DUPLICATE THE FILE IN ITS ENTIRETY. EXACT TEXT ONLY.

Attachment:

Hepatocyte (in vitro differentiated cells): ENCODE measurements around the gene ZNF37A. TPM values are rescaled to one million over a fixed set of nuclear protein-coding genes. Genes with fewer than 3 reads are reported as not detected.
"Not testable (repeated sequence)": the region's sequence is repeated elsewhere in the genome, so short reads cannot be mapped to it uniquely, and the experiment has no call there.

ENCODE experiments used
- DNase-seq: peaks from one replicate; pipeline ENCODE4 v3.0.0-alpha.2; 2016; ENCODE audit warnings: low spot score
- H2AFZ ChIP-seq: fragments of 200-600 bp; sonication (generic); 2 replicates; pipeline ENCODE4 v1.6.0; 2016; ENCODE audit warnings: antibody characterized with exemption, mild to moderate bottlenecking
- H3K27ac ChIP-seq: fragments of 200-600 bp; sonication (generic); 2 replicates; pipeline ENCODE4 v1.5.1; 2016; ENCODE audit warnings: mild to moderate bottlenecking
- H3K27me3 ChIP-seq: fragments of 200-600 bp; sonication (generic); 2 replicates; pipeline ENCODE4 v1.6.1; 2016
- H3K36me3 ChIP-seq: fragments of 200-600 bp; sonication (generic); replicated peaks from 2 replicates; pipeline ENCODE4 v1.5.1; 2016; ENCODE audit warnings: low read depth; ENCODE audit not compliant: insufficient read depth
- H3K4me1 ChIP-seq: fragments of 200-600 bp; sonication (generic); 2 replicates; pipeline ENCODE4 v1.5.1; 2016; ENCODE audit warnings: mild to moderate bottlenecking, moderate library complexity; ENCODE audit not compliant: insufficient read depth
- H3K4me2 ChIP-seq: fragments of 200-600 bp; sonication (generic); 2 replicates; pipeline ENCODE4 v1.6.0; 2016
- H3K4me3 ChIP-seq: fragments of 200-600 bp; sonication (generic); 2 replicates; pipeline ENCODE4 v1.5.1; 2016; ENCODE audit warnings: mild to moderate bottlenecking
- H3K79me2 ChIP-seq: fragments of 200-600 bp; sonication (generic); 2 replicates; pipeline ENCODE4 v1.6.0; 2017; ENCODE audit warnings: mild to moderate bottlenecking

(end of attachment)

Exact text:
Hepatocyte (in vitro differentiated cells): ENCODE measurements around the gene ZNF37A. TPM values are rescaled to one million over a fixed set of nuclear protein-coding genes. Genes with fewer than 3 reads are reported as not detected.
"Not testable (repeated sequence)": the region's sequence is repeated elsewhere in the genome, so short reads cannot be mapped to it uniquely, and the experiment has no call there.

ENCODE experiments used
- DNase-seq: peaks from one replicate; pipeline ENCODE4 v3.0.0-alpha.2; 2016; ENCODE audit warnings: low spot score
- H2AFZ ChIP-seq: fragments of 200-600 bp; sonication (generic); 2 replicates; pipeline ENCODE4 v1.6.0; 2016; ENCODE audit warnings: antibody characterized with exemption, mild to moderate bottlenecking
- H3K27ac ChIP-seq: fragments of 200-600 bp; sonication (generic); 2 replicates; pipeline ENCODE4 v1.5.1; 2016; ENCODE audit warnings: mild to moderate bottlenecking
- H3K27me3 ChIP-seq: fragments of 200-600 bp; sonication (generic); 2 replicates; pipeline ENCODE4 v1.6.1; 2016
- H3K36me3 ChIP-seq: fragments of 200-600 bp; sonication (generic); replicated peaks from 2 replicates; pipeline ENCODE4 v1.5.1; 2016; ENCODE audit warnings: low read depth; ENCODE audit not compliant: insufficient read depth
- H3K4me1 ChIP-seq: fragments of 200-600 bp; sonication (generic); 2 replicates; pipeline ENCODE4 v1.5.1; 2016; ENCODE audit warnings: mild to moderate bottlenecking, moderate library complexity; ENCODE audit not compliant: insufficient read depth
- H3K4me2 ChIP-seq: fragments of 200-600 bp; sonication (generic); 2 replicates; pipeline ENCODE4 v1.6.0; 2016
- H3K4me3 ChIP-seq: fragments of 200-600 bp; sonication (generic); 2 replicates; pipeline ENCODE4 v1.5.1; 2016; ENCODE audit warnings: mild to moderate bottlenecking
- H3K79me2 ChIP-seq: fragments of 200-600 bp; sonication (generic); 2 replicates; pipeline ENCODE4 v1.6.0; 2017; ENCODE audit warnings: mild to moderate bottlenecking